State legislators introduce Texas-styled abortion bill
NASHVILLE, Tenn. — A bill highly similar to legislation passed in Texas in 2021 has been proposed in Tennessee.
“This bill is modeled directly after the legislation passed in Texas last year,” said Rep. Rebecca Alexander, the bill’s House sponsor. “Abortions since that bill has been passed has dropped 60% in Texas.”
Alexander says this bill would go beyond Texas’ restrictions at six weeks.
“While the Texas law prohibits abortion once medical professionals can detect cardiac activity, usually around six weeks, the Tennessee language proposes to prohibit all abortion,” Alexander said.
Alexander says, just like in Texas, enforcement of the new law would come from private citizens.
“Courts have blocked other states from imposing similar restrictions, but this law differs significantly because it leaves enforcement up to private citizens through civil lawsuits, instead of criminal prosecutors,” Alexander said.
During the Health Subcommittee meeting on Tuesday, Rep. Bob Freeman questioned Alexander on who can bring forth a lawsuit.
Freeman: “This allows people who have no knowledge, no standing, they’ve not been harmed, to bring a lawsuit against any doctor that they believe have performed an abortion.”
Alexander: “That’s correct.”
Freeman: “So is your intent to bring a bill that allows for someone with specific knowledge, or explain your intent.”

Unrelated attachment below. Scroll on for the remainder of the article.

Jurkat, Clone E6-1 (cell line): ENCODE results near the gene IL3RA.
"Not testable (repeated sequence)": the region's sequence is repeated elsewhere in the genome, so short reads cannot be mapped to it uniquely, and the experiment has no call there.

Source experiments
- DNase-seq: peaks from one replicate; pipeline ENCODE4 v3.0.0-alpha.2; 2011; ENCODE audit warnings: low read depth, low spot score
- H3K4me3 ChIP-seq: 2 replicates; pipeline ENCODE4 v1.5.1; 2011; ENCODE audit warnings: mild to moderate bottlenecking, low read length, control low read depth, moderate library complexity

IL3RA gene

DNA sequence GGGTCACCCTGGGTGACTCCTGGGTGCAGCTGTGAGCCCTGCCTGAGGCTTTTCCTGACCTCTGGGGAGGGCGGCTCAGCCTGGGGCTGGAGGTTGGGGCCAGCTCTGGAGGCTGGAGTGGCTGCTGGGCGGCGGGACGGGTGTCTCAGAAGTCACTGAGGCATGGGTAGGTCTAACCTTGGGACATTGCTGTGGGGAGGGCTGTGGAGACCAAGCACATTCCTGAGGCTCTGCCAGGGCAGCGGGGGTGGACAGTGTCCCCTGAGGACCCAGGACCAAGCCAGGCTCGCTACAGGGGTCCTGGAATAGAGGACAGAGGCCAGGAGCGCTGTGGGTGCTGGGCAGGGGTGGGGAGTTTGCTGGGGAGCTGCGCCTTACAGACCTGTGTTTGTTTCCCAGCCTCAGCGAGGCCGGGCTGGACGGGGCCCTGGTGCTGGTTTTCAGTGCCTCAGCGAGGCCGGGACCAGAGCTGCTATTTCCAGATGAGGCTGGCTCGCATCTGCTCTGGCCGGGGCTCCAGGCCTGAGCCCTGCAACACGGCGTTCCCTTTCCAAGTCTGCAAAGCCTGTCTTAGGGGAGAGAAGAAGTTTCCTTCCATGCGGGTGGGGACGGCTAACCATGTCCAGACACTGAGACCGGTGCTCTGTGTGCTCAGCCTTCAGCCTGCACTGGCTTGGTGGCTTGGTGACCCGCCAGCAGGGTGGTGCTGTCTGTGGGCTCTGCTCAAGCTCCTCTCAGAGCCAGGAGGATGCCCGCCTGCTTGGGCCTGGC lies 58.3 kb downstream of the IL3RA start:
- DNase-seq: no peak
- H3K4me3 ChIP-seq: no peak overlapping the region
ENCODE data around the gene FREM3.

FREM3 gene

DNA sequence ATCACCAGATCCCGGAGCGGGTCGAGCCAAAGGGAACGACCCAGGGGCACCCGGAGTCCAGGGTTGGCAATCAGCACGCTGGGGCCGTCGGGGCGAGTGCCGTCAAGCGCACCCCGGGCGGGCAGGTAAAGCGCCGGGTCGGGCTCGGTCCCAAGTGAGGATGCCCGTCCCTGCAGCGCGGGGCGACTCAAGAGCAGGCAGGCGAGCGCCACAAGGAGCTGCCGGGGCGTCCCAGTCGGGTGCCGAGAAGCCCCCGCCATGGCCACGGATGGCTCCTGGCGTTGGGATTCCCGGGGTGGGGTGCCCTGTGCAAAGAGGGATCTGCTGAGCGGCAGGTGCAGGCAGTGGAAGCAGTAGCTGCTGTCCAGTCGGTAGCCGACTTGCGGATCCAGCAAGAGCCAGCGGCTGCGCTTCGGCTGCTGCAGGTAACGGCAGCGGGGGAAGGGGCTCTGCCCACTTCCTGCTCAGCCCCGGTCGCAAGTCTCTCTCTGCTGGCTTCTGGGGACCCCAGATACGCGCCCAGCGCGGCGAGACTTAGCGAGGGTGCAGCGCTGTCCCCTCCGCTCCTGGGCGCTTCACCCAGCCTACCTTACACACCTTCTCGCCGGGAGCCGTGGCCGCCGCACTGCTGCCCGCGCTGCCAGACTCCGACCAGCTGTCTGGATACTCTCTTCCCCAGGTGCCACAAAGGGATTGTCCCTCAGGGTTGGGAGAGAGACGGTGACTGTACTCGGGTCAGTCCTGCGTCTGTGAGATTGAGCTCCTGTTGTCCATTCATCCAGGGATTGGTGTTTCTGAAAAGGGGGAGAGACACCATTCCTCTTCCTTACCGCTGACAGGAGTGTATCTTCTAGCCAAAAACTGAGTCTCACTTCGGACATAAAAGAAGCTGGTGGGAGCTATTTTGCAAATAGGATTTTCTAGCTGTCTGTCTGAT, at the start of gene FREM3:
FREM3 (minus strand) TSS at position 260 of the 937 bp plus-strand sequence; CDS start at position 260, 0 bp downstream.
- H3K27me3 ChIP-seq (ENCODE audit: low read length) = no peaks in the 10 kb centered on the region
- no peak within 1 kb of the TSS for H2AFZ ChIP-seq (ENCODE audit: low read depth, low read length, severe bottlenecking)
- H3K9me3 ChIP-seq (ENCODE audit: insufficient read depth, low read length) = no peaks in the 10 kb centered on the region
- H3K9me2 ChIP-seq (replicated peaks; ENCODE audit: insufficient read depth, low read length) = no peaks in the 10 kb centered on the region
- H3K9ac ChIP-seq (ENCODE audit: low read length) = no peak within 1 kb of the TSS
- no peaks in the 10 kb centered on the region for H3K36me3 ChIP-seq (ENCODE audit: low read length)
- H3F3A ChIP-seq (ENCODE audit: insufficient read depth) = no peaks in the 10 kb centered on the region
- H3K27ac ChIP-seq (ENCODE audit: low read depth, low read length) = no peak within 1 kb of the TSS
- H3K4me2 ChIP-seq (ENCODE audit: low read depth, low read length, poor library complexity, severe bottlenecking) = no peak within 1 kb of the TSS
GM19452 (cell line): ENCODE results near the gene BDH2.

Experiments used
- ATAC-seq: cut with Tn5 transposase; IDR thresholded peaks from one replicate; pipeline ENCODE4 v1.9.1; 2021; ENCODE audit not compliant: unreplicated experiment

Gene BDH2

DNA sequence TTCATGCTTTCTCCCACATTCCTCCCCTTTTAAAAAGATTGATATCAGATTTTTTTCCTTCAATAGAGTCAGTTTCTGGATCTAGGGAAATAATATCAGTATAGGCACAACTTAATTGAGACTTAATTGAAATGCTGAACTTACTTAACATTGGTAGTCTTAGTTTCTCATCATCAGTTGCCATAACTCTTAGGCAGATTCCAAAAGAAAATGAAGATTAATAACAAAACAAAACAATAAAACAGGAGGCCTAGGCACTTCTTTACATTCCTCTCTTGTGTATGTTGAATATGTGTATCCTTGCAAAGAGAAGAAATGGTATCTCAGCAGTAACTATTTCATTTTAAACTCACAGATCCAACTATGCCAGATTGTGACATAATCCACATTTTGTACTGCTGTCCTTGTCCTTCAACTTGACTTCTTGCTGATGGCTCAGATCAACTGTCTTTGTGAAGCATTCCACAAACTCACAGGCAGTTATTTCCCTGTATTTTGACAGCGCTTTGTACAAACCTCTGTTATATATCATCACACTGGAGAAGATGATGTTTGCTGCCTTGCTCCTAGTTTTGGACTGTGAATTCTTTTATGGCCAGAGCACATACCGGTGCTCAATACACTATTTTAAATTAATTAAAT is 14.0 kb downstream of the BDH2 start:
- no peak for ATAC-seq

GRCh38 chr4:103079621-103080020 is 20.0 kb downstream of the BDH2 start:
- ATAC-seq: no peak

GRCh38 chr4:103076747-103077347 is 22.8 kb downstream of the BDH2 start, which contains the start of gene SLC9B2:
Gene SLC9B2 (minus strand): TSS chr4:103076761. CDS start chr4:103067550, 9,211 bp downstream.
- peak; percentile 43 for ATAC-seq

Alexander: “My intent is to bring a bill that protects the unborn life in this state. That is my intent.”
Alexander says there are exceptions to the proposed law.
“If a physician says that a mother mother could die or could be impaired for life, or anything, this bill does not apply to that,” Alexander said. “If a physician decides that a baby is dying or could cause the mother’s death, they could make a decision.”
The legislation also includes expectations for who can file the lawsuit.
“The bill states that a rapist, sexual assault, or incest cannot bring a charge against a women that is harmed,” Alexander said.
There is a minimal $10,000 fine for a civil procedure.
The subcommittee voted to send HB 2779 to the full committee.
Its senate counterpart is on the Senate Judiciary Committee’s calendar for March 16.
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